“I think what makes me different is that I take a lot of Pop songs and make them a little more Country, adding my own style,” she explains. “There are a lot more Pop YouTubers than Country, so I think that really helps me stand out.”

Unlike the traditionally more competitive aspects of the music industry, YouTube’s community has a much more collaborative dynamic. Maddie says most of the YouTube creators she’s met have been really supportive. It’s almost like a family, with everyone willing to work with each other.

Maddie has collaborated with a ton of other successful YouTubers, including Lindsay Stirling, Madilyn Page, Bored Shorts TV, KFace TV, and others. She’s even worked across genres and countries, including making a version of Taylor Swift’s “Bad Blood” with European rapper Black Prez.

I think that collaborations are a huge deal — they can make or break your YouTube career.

She also used this approach for the music video of her single, “Chelsey’s Boyfriend,” which features some of her closest YouTube friends.


If you look closely, you’ll see that my silver play button came! 100k subscribers y’all!! #thanksyoutube

A photo posted by Maddie Wilson (@maddiewilsonmusic) on

Over time, Maddie’s videos became more and more polished. She has taken care to improve both the video and audio quality wherever she could, as she knew this would help attract a bigger audience and the attention of brands. She still makes plenty of at-home acoustic cover videos, but she knows she has to vary up her approach to keep her audience coming back.

Her strategy has definitely paid off. A little more than a year ago, Maddie had her first 1-million-view video: her cover of Taylor Swift’s “We Are Never Getting Back Together.” Though it took almost a year to reach that point, the momentum the video created was powerful. Today, she’s reached the 100,000-subscriber mark and has seven videos with more than 500,000 views.



Here are 4 tips from Maddie as to how you can get the most out of YouTube, and please share any advice you might have in the comments!

1) Collaborate, Collaborate, Collaborate

Collaborating with other artists and YouTubers will expose you to a wider audience and can help grow your fan base. You can also learn a lot from other content creators and pick up some new ideas.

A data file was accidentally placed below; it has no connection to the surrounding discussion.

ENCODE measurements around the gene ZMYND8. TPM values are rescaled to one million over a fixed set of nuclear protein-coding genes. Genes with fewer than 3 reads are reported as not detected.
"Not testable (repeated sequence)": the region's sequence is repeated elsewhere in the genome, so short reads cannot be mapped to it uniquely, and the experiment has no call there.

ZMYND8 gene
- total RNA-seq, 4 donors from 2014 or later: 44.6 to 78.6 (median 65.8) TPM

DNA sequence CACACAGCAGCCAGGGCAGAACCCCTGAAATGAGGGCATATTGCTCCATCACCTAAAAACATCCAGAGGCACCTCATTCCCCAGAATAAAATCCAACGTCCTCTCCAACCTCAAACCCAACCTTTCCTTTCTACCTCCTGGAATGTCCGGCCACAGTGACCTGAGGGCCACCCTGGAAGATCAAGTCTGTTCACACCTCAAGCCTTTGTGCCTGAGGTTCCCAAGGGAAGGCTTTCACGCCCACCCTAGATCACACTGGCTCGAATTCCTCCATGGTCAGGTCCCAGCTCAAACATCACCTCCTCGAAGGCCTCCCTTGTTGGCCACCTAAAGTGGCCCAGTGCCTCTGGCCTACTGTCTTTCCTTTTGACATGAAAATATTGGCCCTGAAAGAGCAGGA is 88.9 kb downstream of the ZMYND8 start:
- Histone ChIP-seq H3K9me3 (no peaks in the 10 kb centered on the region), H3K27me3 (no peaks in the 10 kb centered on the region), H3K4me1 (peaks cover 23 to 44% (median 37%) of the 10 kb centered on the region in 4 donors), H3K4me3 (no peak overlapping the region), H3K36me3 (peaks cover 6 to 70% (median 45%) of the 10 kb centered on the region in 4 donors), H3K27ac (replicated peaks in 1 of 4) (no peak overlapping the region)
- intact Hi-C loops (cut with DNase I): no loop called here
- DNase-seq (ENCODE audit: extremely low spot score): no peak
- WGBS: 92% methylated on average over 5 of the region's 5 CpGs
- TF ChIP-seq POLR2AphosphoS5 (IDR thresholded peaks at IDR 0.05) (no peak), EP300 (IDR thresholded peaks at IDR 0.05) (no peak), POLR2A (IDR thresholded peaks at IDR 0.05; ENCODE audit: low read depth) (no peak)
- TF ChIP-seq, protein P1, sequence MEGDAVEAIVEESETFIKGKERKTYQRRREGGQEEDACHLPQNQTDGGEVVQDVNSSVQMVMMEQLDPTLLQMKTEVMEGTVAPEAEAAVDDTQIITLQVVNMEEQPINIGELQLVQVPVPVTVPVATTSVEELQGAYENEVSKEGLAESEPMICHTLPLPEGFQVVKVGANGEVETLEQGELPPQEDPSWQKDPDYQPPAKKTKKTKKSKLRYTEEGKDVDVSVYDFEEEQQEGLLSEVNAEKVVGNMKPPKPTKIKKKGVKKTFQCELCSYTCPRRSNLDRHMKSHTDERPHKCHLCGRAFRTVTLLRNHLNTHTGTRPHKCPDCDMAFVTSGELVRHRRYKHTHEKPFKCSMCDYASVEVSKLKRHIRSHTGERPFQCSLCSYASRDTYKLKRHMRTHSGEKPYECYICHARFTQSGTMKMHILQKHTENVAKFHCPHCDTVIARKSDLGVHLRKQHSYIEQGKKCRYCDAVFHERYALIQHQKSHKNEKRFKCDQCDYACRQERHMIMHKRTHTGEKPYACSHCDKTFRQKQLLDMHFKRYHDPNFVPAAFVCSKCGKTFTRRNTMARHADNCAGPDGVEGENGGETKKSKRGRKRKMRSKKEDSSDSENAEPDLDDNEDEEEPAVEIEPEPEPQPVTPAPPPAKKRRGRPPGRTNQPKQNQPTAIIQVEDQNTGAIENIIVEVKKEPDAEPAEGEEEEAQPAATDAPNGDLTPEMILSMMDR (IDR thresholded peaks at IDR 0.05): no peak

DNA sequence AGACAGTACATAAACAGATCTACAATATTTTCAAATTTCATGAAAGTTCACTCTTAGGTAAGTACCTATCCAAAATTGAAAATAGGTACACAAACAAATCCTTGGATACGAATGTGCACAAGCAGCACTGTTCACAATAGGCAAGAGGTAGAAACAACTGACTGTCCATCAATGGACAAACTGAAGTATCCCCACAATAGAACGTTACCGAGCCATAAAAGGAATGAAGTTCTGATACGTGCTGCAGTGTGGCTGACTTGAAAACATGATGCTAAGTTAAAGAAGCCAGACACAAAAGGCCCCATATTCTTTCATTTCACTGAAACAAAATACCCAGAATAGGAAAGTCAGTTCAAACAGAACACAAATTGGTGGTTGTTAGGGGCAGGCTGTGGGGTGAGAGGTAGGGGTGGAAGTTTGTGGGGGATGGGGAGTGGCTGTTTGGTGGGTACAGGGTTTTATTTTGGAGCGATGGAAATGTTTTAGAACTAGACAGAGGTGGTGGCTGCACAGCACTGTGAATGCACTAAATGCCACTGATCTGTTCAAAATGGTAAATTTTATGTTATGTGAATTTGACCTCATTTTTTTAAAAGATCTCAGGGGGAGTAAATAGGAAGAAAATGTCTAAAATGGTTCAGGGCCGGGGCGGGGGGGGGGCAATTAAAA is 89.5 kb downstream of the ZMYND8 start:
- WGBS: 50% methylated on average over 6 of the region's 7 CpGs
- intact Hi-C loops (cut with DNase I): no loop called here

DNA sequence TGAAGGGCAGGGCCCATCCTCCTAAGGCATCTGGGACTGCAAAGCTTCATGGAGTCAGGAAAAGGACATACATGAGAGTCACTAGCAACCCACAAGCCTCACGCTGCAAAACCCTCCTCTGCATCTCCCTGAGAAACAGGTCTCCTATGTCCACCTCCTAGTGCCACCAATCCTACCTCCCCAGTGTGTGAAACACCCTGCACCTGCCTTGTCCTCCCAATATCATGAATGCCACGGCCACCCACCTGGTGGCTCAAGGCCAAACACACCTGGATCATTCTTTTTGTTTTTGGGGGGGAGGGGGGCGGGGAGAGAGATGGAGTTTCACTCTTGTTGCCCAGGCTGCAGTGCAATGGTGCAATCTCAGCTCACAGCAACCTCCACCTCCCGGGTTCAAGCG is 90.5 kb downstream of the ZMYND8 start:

“YouTubers love doing collaborations because they help both artists. Artists have different fan bases, so its a great way to increase awareness and grow your fan base.”

2) Make the Song Your Own

Put your own spin on a popular song. Whether you’re restyling to fit a new genre, like Maddie, or you’re changing the tempo, create a version that represents you as an artist.
“I think what makes me different is that I take a lot of pop songs and make them a little more country, adding my own style.”

3) Have Well Made, Interesting Videos

After a couple years or posting YouTube covers, Maddie began posting more professional videos. Rather than just sitting in front of the camera, she began making actual music videos for her covers. Have fun and know what you’re audience wants to see.
“In ‘We Are Never Getting Back Together,’ I’m shoving ice-cream in my face. It was silly and fun and I think people liked that.”

4) Find a Unique Angle and Go With It

A lot of the most popular YouTubers live at the Pop end of the music spectrum. When Maddie first started out, she knew that adding her own Country spin on traditional Pop songs would grab the attention of fans, and she was right. So if you have something unique about your music — Do you play the ukelele? Are you doing Folk covers of Metal songs? — make sure you emphasize it! It’s important to have that initial niche that separates you from other artists. Use that to grab people’s attention and then you can start building an audience.
“I take a lot of Pop songs and make them a little more Country, adding my own style. There are a lot more Pop YouTubers than Country, so I think that really helps me stand out.”

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5 YouTube Tips For Musicians from GLEE’s Noah Guthrie

Looking to use YouTube as more than just a way to share your latest video? Here are some tips from GLEE star Noah Guthrie on how to advance your career using one of the world’s biggest music discovery sites.

1) Have a Continuous Stream of Content

“Have that set day where you want to post, every week or every other week. For whatever reason 1-4 or 2-5 PM seems to be the golden time to post videos on YouTube.”

2) Choose the Right Songs

“You want to choose something that’s super popular so you get views, but at the same time, if you do that all the time you get super bored and burnt out. There are only so many pop artists on the scene, so you get bored if you don’t do what you love. But you know, I think it’s more of the actual content — people don’t really care too much about the song. “

3) Have Good Content

“Honestly, it may sound silly, but just make sure you have good content. You know, if you’re doing a cover of a song don’t half-do the cover — do the best you can do and make it your own because no one wants to hear the same song over and over and over again. That’s not why they’re going to your YouTube page.”